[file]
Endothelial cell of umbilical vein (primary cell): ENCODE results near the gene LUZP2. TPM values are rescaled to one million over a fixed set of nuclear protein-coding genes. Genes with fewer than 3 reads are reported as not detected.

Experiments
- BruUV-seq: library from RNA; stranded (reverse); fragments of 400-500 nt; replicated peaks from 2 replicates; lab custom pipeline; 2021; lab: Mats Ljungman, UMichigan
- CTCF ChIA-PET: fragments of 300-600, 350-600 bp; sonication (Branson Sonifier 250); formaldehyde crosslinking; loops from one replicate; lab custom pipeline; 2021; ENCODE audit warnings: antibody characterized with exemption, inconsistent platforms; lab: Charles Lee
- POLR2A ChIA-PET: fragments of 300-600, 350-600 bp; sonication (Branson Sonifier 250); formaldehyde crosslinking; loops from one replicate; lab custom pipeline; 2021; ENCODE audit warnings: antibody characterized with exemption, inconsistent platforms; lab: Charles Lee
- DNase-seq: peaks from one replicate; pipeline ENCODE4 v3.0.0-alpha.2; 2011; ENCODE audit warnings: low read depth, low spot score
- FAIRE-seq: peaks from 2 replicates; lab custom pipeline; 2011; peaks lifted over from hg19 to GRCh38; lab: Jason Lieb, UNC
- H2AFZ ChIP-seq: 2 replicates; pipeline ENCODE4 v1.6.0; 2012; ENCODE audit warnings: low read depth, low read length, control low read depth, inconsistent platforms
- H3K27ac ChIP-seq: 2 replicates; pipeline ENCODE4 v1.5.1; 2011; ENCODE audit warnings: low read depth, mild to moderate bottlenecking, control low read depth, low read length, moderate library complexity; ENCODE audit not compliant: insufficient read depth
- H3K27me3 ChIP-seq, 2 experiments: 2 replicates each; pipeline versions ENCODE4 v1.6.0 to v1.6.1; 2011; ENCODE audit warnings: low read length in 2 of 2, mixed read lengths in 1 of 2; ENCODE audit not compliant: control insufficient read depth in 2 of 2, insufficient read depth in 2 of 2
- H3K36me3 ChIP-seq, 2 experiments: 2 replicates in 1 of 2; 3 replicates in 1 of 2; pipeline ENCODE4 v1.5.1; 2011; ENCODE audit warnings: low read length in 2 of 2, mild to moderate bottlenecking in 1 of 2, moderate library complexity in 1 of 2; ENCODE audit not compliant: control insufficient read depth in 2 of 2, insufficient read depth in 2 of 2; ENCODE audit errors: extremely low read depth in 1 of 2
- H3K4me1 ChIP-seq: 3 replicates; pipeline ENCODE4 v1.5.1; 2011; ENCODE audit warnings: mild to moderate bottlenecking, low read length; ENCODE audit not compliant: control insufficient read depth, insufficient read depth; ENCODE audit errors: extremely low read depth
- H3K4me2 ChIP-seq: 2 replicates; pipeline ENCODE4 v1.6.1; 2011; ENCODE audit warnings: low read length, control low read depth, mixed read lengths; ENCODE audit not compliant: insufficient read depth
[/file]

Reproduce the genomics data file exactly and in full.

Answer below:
Endothelial cell of umbilical vein (primary cell): ENCODE results near the gene LUZP2. TPM values are rescaled to one million over a fixed set of nuclear protein-coding genes. Genes with fewer than 3 reads are reported as not detected.

Experiments
- BruUV-seq: library from RNA; stranded (reverse); fragments of 400-500 nt; replicated peaks from 2 replicates; lab custom pipeline; 2021; lab: Mats Ljungman, UMichigan
- CTCF ChIA-PET: fragments of 300-600, 350-600 bp; sonication (Branson Sonifier 250); formaldehyde crosslinking; loops from one replicate; lab custom pipeline; 2021; ENCODE audit warnings: antibody characterized with exemption, inconsistent platforms; lab: Charles Lee
- POLR2A ChIA-PET: fragments of 300-600, 350-600 bp; sonication (Branson Sonifier 250); formaldehyde crosslinking; loops from one replicate; lab custom pipeline; 2021; ENCODE audit warnings: antibody characterized with exemption, inconsistent platforms; lab: Charles Lee
- DNase-seq: peaks from one replicate; pipeline ENCODE4 v3.0.0-alpha.2; 2011; ENCODE audit warnings: low read depth, low spot score
- FAIRE-seq: peaks from 2 replicates; lab custom pipeline; 2011; peaks lifted over from hg19 to GRCh38; lab: Jason Lieb, UNC
- H2AFZ ChIP-seq: 2 replicates; pipeline ENCODE4 v1.6.0; 2012; ENCODE audit warnings: low read depth, low read length, control low read depth, inconsistent platforms
- H3K27ac ChIP-seq: 2 replicates; pipeline ENCODE4 v1.5.1; 2011; ENCODE audit warnings: low read depth, mild to moderate bottlenecking, control low read depth, low read length, moderate library complexity; ENCODE audit not compliant: insufficient read depth
- H3K27me3 ChIP-seq, 2 experiments: 2 replicates each; pipeline versions ENCODE4 v1.6.0 to v1.6.1; 2011; ENCODE audit warnings: low read length in 2 of 2, mixed read lengths in 1 of 2; ENCODE audit not compliant: control insufficient read depth in 2 of 2, insufficient read depth in 2 of 2
- H3K36me3 ChIP-seq, 2 experiments: 2 replicates in 1 of 2; 3 replicates in 1 of 2; pipeline ENCODE4 v1.5.1; 2011; ENCODE audit warnings: low read length in 2 of 2, mild to moderate bottlenecking in 1 of 2, moderate library complexity in 1 of 2; ENCODE audit not compliant: control insufficient read depth in 2 of 2, insufficient read depth in 2 of 2; ENCODE audit errors: extremely low read depth in 1 of 2
- H3K4me1 ChIP-seq: 3 replicates; pipeline ENCODE4 v1.5.1; 2011; ENCODE audit warnings: mild to moderate bottlenecking, low read length; ENCODE audit not compliant: control insufficient read depth, insufficient read depth; ENCODE audit errors: extremely low read depth
- H3K4me2 ChIP-seq: 2 replicates; pipeline ENCODE4 v1.6.1; 2011; ENCODE audit warnings: low read length, control low read depth, mixed read lengths; ENCODE audit not compliant: insufficient read depth